Effects of training and competition load on neuromuscular recovery, testosterone, cortisol, and match performance during a season of professional football

Published on Jun 7, 2018in Frontiers in Physiology3.201
· DOI :10.3389/fphys.2018.00668
Amber E. Rowell4
Estimated H-index: 4
(VU: Victoria University, Australia),
Robert J. Aughey29
Estimated H-index: 29
(VU: Victoria University, Australia)
+ 3 AuthorsStuart J. Cormack5
Estimated H-index: 5
(ACU: Australian Catholic University)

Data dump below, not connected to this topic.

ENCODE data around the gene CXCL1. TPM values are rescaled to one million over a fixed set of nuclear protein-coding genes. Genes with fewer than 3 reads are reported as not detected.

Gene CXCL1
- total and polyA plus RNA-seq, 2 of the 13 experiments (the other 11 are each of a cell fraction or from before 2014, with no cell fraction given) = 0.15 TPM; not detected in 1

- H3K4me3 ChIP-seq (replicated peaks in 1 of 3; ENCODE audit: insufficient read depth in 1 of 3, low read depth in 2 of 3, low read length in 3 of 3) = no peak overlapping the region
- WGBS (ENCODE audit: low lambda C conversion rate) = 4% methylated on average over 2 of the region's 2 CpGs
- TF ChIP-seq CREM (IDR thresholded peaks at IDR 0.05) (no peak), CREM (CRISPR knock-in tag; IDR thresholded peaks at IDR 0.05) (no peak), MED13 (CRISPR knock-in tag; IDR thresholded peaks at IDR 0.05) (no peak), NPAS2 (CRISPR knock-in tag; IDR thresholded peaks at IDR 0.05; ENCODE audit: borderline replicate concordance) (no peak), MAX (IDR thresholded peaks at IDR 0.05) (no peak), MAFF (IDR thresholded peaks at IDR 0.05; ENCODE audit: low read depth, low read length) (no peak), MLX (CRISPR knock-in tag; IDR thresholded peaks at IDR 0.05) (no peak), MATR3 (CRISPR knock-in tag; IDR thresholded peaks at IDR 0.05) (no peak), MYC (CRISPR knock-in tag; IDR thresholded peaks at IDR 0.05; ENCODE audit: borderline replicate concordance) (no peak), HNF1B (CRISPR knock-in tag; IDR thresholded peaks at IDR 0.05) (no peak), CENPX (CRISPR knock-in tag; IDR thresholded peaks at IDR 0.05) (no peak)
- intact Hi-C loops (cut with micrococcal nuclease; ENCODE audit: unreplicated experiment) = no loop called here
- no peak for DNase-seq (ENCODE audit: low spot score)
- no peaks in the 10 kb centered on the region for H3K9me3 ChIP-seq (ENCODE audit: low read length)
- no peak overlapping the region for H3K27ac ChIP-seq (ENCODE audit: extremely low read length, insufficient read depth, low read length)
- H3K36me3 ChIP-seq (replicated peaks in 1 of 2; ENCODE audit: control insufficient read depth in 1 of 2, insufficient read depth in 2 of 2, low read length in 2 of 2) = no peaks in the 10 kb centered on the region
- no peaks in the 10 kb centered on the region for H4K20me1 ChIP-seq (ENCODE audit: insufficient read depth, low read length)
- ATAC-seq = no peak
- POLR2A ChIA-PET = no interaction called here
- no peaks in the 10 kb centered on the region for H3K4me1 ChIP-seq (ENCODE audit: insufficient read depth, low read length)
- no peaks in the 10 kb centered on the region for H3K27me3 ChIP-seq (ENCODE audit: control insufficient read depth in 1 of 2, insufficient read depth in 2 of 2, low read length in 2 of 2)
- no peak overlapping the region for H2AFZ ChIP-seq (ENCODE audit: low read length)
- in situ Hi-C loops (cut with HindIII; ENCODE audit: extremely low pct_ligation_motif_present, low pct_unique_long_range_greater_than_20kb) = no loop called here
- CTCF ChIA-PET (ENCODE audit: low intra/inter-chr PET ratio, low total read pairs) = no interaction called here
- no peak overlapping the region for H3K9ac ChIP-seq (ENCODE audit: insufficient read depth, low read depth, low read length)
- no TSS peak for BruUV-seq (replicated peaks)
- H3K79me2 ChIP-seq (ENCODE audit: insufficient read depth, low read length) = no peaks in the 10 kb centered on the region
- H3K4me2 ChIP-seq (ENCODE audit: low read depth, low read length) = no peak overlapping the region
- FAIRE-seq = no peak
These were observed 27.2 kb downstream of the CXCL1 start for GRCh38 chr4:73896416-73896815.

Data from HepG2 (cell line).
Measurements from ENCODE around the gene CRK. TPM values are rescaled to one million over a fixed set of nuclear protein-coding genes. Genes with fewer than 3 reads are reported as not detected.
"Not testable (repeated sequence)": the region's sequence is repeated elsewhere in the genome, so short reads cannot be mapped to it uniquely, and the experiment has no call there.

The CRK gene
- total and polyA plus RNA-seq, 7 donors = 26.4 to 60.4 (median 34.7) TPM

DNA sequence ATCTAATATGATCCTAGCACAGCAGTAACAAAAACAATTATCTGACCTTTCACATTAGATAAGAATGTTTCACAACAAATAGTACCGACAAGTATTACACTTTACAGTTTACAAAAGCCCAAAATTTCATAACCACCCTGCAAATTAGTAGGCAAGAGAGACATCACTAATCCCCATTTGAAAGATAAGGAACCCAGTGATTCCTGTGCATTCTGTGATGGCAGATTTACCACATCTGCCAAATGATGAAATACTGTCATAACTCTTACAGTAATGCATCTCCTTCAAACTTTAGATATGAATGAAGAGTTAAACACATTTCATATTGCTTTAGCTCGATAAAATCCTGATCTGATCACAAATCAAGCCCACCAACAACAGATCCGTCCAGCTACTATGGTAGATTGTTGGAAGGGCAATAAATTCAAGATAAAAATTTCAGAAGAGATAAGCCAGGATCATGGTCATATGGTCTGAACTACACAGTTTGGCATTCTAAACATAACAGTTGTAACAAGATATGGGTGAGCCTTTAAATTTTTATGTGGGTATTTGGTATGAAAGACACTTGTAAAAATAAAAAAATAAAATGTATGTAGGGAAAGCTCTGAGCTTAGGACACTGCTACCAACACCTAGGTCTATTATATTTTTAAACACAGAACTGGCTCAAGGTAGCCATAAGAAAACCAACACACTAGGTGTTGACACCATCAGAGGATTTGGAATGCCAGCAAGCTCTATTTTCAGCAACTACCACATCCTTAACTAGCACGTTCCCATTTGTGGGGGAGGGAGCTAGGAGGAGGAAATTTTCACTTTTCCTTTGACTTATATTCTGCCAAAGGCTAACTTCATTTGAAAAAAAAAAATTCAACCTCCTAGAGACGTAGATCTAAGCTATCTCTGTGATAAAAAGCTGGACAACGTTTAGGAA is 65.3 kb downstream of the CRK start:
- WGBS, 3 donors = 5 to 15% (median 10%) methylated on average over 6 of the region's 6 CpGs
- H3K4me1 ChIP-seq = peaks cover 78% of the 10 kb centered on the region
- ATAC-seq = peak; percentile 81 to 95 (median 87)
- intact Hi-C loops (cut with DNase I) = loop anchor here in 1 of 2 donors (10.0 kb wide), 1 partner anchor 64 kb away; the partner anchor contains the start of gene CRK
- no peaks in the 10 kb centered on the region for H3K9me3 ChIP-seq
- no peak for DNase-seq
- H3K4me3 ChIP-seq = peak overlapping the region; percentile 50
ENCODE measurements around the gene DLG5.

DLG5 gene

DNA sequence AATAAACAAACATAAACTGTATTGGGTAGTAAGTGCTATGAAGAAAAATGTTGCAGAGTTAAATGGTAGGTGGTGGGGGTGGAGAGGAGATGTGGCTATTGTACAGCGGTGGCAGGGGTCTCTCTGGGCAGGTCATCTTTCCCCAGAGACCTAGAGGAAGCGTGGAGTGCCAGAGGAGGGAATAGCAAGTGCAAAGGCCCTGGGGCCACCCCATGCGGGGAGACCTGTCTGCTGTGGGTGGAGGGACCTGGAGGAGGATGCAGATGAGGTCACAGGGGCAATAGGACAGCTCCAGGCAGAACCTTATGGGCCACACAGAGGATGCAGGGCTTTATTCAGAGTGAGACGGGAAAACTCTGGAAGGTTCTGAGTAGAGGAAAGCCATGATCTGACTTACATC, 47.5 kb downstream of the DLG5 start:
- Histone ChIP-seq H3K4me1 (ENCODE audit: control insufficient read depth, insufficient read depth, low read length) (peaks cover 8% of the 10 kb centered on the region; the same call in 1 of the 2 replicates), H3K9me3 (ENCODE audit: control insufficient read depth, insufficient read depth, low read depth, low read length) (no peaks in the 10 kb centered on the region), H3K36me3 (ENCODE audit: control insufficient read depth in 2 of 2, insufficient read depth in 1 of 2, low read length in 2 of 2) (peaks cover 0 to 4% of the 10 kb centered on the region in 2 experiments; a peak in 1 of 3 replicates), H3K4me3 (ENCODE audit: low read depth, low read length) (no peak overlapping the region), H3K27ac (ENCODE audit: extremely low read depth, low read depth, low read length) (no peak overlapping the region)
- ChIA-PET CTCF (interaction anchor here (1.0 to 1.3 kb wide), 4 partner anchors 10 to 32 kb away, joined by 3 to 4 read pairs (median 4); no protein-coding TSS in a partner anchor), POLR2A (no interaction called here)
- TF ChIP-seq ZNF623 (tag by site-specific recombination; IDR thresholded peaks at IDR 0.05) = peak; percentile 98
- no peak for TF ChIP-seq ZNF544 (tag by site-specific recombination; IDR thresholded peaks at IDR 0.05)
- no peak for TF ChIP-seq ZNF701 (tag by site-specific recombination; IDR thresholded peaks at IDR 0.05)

Introduction: Training load and other measures potentially related to match performance are routinely monitored in team-sport athletes. The aim of this research was to examine the effect of training load on such measures and on match performance during a season of professional football. Materials and Methods: Training load was measured daily as session duration times perceived exertion in 23 A-league football players. Measures of exponentially weighted cumulative training load were calculated using decay factors representing time constants of 3 to 28 days. Players performed a countermovement jump for estimation of a measure of neuromuscular recovery (ratio of flight time to contraction time, FT:CT), and provided a saliva sample for measurement of testosterone and cortisol concentrations 1 d prior to each of 34 matches. Match performance was assessed via ratings provided by five coaching and fitness staff on a 5-point Likert scale. Effects of training load on FT:CT, hormone concentrations, and match performance were modeled as quadratic predictors and expressed as changes in the outcome measure for a change in the predictor of one within-player standard deviation (1 SD) below and above the mean. Changes in each of five playing positions were assessed using standardization and magnitude-based inference. Results: The largest effects of training were generally observed in the 3- to 14-d windows. Center defenders showed a small reduction in coach rating when 14-d smoothed load increased from -1 SD to the mean (-0.31, ±0.15; mean, ±90% confidence limits), whereas strikers and wide midfielders displayed a small increase in coach rating when load increased 1 SD above the mean. The effects of training load on FT:CT were mostly unclear or trivial, but effects of training load on hormones included a large increase in cortisol (102, ±58 %) and a moderate increase in testosterone (24, ±18 %) in center defenders when 3-d smoothed training load increased 1 SD above the mean. A 1 SD increase in training load above the mean generally resulted in substantial reductions in testosterone:cortisol ratio. Conclusion: The effects of recent training on match performance and hormones in A-League football players highlight the importance of position-specific monitoring and training.
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